The Department of Homeland Security (DHS) warned of critical security vulnerabilities in Emergency Alert System (EAS) encoder/decoder devices. Threat actors could exploit the flaws to send fake emergency alerts via TV, radio networks, and cable networks.
The Emergency Alert System (EAS) is a national public warning system that requires radio and TV broadcasters, cable TV, wireless cable systems, satellite and wireline operators to provide the President with capability to address the American people within 10 minutes during a national emergency.
The alert was issued by the DHS Federal Emergency Management Agency (FEMA) through the Integrated Public Alert and Warning System (IPAWS).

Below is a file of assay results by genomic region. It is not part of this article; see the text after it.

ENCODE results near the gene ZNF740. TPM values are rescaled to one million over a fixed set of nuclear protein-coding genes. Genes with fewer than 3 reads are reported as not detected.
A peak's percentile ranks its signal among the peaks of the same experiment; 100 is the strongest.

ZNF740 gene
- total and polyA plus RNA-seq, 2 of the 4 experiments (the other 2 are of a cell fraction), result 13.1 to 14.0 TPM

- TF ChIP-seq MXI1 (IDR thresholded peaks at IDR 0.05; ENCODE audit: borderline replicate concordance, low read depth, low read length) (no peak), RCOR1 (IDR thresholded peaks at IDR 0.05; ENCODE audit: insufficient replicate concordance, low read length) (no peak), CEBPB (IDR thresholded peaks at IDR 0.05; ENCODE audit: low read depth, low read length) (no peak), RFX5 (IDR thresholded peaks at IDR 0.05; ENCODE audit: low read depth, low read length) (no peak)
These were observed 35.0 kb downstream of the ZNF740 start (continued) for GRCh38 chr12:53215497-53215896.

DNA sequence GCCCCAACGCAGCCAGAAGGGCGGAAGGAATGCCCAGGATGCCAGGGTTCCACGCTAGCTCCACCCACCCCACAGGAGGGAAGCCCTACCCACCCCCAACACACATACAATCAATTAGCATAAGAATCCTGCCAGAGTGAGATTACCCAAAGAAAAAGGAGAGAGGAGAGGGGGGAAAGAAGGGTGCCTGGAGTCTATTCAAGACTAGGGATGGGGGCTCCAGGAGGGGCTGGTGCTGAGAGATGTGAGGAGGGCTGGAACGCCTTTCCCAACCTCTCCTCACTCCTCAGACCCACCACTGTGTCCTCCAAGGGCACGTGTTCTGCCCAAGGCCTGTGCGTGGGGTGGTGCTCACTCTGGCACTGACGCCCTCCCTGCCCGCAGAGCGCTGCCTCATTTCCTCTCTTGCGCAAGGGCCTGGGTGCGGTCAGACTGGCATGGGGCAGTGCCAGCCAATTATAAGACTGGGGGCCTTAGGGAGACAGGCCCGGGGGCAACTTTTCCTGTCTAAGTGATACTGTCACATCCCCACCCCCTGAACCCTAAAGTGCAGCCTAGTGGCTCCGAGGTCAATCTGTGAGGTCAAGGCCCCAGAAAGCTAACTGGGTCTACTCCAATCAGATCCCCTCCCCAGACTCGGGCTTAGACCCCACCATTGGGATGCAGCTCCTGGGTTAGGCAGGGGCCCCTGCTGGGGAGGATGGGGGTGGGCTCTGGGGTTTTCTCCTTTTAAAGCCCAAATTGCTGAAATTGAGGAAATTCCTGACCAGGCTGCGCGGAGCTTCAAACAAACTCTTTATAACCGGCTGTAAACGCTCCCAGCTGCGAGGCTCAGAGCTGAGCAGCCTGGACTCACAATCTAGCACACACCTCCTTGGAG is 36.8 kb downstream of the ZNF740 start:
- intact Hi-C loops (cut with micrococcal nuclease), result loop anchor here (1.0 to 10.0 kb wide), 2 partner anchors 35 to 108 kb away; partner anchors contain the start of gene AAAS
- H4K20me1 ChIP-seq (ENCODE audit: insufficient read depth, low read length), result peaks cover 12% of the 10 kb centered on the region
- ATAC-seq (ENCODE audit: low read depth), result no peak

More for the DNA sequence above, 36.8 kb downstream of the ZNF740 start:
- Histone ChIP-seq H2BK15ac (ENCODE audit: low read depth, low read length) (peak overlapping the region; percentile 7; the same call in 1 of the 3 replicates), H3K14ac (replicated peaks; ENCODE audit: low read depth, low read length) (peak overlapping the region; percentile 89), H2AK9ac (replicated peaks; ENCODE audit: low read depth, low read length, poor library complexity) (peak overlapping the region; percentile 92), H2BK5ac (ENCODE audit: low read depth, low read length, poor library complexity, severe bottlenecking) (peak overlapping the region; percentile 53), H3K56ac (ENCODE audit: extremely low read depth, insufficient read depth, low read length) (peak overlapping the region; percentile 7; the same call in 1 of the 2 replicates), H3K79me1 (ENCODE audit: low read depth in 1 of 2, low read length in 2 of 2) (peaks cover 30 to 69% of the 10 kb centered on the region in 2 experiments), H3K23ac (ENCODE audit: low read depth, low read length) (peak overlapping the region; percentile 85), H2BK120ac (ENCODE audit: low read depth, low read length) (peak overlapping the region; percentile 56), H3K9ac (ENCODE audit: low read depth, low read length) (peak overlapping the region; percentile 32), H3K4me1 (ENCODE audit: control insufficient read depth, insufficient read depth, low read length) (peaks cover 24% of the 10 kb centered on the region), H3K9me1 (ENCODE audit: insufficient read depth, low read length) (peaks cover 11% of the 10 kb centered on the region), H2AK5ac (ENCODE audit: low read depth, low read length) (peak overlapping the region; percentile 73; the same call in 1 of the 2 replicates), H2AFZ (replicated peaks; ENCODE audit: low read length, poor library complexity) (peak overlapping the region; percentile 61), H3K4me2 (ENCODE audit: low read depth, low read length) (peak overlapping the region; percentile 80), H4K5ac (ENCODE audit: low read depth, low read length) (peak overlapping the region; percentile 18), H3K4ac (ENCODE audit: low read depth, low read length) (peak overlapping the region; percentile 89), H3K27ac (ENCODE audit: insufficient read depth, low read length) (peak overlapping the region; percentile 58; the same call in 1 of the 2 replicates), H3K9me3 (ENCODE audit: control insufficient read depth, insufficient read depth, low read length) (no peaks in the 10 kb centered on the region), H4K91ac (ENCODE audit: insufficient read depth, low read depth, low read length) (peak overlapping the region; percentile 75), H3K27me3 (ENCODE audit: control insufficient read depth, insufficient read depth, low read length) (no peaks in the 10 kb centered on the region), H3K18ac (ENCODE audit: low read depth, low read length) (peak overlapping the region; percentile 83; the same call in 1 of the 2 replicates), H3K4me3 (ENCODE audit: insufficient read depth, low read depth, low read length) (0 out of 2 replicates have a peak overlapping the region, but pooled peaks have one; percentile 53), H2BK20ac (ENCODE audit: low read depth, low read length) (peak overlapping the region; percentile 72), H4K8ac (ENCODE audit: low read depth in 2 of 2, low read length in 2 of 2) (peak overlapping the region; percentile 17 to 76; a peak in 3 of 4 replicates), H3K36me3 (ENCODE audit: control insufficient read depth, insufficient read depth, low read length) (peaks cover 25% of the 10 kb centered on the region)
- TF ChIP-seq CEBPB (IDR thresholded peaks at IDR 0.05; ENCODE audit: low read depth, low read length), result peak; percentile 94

The vulnerabilities in EAS encoder/decoder devices were discovered by security researcher Ken Pyle from CYBIR.
“We recently became aware of certain vulnerabilities in EAS encoder/decoder devices that, if not updated to most recent software versions, could allow an actor to issue EAS alerts over the host infrastructure (TV, radio, cable network).” reads the advisory. “This exploit was successfully demonstrated by Ken Pyle, a security researcher at CYBIR.com, and may be presented as a proof of concept at the upcoming DEFCON 2022 conference in Las Vegas, August 11-14.”
The US DHS did not disclose details about the flaw to prevent active exploitation in the wild.
The researcher plan to disclose as a proof of concept for the issues at the upcoming DEFCON 2022 conference in Las Vegas, August 11-14.
FEMA recommends EAS participants to ensure that:
(SecurityAffairs – hacking, Emergency Alert System)